mechanics or metal pieces, for regional users (tin canning, railway cars, tractors or
engines, pumping machines for wineries, windmills, etc.)17. The main outlets were found
indeed among shipyards which delivered ships mainly for defence purpose or for regional
shipowners – because the competition from the shipyards in Nantes-Saint-Nazaire, the
Basse-Seine or Dunkerque was harsh – leading the Forges & Chantiers de la Gironde18 to
fail twice, in the 1880s then in the 1920s, and the whole industry19 to close down at the
turn of the 1970s – except for luxury or tourism boats...

16 Christophe Briand, « Le développement d’une économie des hydrcarbures en Aquitaine au cours des trois
premiers Plans (1947-1962) », in Christophe Bouneau (ed.), Nouveaux regards sur l’histoire économique de
l’Aquitaine, Pessac, Publications de la Maison des sciences de l’homme d’Aquitaine, pp. 277-298.
17 See Jean Dumas, Les activités industrielles dans la Communauté urbaine de Bordeaux. Etude de

géographie économique et socio-politique, Bordeaux, 1980.
18 Roger & Christian Bernadat, Quand Bordeaux construisait des navires. Histoire de la construction navale

à Bordeaux, Camiac-et-Saint-Denis, Les Editions de l’Entre-deux-Mers, 2006.
19 See H. Bonin & Olivier Pétré-Grenouilleau, « Deindustrialisation and reindustrialisation : The case of

Bordeaux and Nantes , in Franco Amatori, Andrea Colli & Nicola Crepas (eds.), Deindustrialization &
Reindustrialization in 20th Century Europe, Milan, FrancoAngeli, 1999, pp. 233-262.
 Imports transit through the Bordeaux harbour
            in February 1939 (tons)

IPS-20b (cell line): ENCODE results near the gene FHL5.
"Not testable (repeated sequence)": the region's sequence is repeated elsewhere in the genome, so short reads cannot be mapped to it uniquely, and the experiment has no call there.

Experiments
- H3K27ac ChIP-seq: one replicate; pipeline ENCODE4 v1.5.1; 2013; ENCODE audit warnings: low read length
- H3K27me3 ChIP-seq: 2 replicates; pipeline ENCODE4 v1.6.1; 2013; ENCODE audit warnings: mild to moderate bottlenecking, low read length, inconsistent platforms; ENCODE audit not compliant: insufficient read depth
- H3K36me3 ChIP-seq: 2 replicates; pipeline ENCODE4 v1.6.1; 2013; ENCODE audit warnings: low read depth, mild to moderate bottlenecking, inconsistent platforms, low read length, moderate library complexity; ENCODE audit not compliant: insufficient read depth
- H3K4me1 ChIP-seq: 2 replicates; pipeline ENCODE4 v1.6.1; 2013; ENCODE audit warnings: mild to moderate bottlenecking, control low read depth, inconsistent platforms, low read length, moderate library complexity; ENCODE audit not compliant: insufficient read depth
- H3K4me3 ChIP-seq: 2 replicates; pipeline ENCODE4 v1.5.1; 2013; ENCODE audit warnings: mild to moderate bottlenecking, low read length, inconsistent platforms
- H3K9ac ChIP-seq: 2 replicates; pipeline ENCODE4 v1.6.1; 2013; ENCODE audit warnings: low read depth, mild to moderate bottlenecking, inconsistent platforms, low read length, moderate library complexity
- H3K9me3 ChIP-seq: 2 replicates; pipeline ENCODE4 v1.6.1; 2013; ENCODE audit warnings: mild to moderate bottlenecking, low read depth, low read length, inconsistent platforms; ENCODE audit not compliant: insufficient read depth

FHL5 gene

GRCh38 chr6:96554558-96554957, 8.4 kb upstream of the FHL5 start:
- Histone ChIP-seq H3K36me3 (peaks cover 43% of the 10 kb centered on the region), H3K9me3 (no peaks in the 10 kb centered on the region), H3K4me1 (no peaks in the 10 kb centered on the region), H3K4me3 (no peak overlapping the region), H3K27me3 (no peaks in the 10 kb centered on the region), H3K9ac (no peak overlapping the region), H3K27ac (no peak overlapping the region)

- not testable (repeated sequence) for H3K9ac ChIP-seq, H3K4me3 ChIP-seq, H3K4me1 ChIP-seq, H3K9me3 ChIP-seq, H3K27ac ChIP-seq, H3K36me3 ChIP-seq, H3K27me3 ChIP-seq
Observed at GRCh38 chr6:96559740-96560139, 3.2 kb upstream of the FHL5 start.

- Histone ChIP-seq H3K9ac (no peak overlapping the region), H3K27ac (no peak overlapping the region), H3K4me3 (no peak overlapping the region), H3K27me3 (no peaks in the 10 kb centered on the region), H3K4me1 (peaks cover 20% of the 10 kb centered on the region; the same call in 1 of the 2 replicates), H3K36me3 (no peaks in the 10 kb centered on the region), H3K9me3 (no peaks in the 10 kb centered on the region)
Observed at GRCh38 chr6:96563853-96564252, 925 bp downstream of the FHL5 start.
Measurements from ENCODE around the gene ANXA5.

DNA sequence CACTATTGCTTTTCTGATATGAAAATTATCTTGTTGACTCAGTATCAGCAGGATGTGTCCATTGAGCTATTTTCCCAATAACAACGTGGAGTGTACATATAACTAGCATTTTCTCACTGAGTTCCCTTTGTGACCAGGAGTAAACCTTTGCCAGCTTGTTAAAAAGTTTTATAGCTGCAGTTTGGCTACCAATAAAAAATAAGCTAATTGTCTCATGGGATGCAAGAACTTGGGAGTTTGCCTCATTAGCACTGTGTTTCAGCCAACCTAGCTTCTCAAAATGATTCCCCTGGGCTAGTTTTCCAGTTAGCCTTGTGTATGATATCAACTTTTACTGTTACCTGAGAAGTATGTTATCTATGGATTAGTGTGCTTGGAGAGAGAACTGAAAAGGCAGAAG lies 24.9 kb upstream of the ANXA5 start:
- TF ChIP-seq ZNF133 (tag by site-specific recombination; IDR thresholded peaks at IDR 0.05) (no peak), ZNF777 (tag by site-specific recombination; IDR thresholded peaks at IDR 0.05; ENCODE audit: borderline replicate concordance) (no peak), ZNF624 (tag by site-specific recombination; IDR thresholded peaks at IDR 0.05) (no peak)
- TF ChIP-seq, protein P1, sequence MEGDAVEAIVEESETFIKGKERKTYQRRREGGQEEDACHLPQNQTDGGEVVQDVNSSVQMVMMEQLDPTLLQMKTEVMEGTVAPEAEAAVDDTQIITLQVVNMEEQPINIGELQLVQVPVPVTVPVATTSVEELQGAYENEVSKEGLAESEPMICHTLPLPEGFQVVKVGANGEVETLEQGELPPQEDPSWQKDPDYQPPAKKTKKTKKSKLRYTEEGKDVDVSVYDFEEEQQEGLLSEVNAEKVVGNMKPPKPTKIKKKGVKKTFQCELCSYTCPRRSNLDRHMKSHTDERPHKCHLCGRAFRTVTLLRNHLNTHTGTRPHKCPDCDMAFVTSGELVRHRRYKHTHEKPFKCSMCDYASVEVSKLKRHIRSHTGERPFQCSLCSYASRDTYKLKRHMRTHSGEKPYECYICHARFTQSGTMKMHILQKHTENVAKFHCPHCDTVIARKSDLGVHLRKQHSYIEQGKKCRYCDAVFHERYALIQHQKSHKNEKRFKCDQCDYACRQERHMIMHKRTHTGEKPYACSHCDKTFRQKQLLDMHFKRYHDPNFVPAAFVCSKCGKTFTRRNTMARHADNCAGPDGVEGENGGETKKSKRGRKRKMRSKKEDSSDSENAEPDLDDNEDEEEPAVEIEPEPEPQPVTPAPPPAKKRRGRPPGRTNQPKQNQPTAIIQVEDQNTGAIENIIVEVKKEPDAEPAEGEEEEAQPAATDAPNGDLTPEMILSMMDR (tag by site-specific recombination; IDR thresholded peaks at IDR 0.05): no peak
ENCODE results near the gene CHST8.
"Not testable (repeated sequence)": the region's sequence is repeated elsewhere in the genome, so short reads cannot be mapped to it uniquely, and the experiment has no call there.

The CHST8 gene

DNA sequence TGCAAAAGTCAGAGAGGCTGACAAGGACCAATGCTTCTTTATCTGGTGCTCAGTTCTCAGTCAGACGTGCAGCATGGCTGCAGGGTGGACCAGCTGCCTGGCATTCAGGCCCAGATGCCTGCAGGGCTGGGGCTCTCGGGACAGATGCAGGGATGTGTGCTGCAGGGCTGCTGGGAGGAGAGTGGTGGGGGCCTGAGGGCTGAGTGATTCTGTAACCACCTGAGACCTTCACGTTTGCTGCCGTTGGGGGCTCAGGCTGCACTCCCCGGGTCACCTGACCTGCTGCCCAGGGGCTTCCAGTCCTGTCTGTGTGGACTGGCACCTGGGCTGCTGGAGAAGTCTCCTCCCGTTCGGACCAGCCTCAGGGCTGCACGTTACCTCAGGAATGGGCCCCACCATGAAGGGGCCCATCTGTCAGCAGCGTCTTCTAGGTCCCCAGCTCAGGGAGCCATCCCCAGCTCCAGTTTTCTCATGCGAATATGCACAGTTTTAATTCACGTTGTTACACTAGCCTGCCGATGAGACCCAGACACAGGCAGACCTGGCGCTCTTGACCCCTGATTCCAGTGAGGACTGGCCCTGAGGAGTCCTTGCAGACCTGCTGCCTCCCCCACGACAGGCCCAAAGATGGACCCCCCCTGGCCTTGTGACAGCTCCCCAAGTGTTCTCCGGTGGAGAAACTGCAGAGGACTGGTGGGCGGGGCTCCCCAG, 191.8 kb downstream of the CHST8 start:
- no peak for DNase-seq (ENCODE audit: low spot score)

Coal                                    59,752
Petroleum                               56,383
Cereals                                  5,590
Sugar                                    4,609
Pyrites                                  4,193
Wool and hides                            2,115
Bananas                                   1,725
Coffee                                   1,505
Northern wood                            1,500
Cocoa                                       459
Rubber                                      441

This large range of regional functions was in fact condemned by the economic cycles, when
the local sugar, oil and metal-transformation industries were rubbed off in the 1960s-
1980s. The Bordeaux industrial platform dwindled drastically; thereafter no more link was
necessary between the life of the Bordeaux harbour and the development of the Gironde or
Aquitaine economy. Containerisation and the growing process of transferring to lorries the
main freight transport all over the French (and South-Western European) area at the
expense of railway and sea-tramping allowed forwarding agents for local activities to
prospect any French (or European) port to get lower fees and more convenient access to
worldwide sealines, which put aside Bordeaux for many operations (we already talk about
Ford’s exports). This explains that, despite important investments to modernise the
facilities at Bassens (on the right side of the Garonne, just near Bordeaux, now onwards the
core of the Bordeaux harbour), the competitiveness of the Bordeaux harbour was
historically no more at stake at the end of the 20th century: even alongside the regional
aspects of the productive system, it did not and will not play any key role as an advantage
edge for local economy.

This latter left only very few market segments to the Bordeaux harbour, that of the transit
of bulk agricultural products: wheat for the flour plant, soya cake for the plant specialised
in animal food, paper rolls for the printing unit of the local daily Sud Ouest, whilst
fertilisers, cement, and various bulk cargoes are still imported for the sake of local
consumption. From the 1960s, exports tackled more and more corn, of which Aquitaine
became a French specialist, exported to other European countries (Italy, for instance);
flour exported to Africa; other kinds of wheat than those imported for flour, for North or
Black Africa; and wine tankers transported low-range wines, to Africa or even North
America. Since the 1980s, conversely with Marseille, Le Havre and even Dunkerque, the
Bordeaux harbour has become more and more a port dedicated to local functions – which
explains its recent stagnation, as its yearly traffic fell from 14 million tons in the 1980s to
about eight million in the 1990s-2000s, almost at the level of La Rochelle-La Pallice, a
little north between Bordeaux and Nantes.


Still pending